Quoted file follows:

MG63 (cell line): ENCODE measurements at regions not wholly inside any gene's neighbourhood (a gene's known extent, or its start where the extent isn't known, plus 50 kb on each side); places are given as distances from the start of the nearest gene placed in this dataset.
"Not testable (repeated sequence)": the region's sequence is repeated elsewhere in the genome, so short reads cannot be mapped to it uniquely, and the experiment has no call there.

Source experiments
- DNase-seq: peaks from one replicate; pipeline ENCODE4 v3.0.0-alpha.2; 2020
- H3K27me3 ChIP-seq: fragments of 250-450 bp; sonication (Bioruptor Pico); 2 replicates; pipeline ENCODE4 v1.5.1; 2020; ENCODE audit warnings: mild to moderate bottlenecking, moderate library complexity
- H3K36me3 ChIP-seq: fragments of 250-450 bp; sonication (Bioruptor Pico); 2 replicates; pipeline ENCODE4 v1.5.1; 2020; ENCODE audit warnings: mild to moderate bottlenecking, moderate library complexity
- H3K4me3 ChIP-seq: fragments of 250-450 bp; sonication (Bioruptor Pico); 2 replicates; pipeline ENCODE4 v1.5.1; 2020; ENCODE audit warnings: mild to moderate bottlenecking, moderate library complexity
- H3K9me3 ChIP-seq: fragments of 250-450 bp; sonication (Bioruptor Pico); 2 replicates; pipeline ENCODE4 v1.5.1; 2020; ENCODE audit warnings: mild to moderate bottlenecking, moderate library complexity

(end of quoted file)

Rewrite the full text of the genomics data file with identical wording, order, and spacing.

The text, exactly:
MG63 (cell line): ENCODE measurements at regions not wholly inside any gene's neighbourhood (a gene's known extent, or its start where the extent isn't known, plus 50 kb on each side); places are given as distances from the start of the nearest gene placed in this dataset.
"Not testable (repeated sequence)": the region's sequence is repeated elsewhere in the genome, so short reads cannot be mapped to it uniquely, and the experiment has no call there.

Source experiments
- DNase-seq: peaks from one replicate; pipeline ENCODE4 v3.0.0-alpha.2; 2020
- H3K27me3 ChIP-seq: fragments of 250-450 bp; sonication (Bioruptor Pico); 2 replicates; pipeline ENCODE4 v1.5.1; 2020; ENCODE audit warnings: mild to moderate bottlenecking, moderate library complexity
- H3K36me3 ChIP-seq: fragments of 250-450 bp; sonication (Bioruptor Pico); 2 replicates; pipeline ENCODE4 v1.5.1; 2020; ENCODE audit warnings: mild to moderate bottlenecking, moderate library complexity
- H3K4me3 ChIP-seq: fragments of 250-450 bp; sonication (Bioruptor Pico); 2 replicates; pipeline ENCODE4 v1.5.1; 2020; ENCODE audit warnings: mild to moderate bottlenecking, moderate library complexity
- H3K9me3 ChIP-seq: fragments of 250-450 bp; sonication (Bioruptor Pico); 2 replicates; pipeline ENCODE4 v1.5.1; 2020; ENCODE audit warnings: mild to moderate bottlenecking, moderate library complexity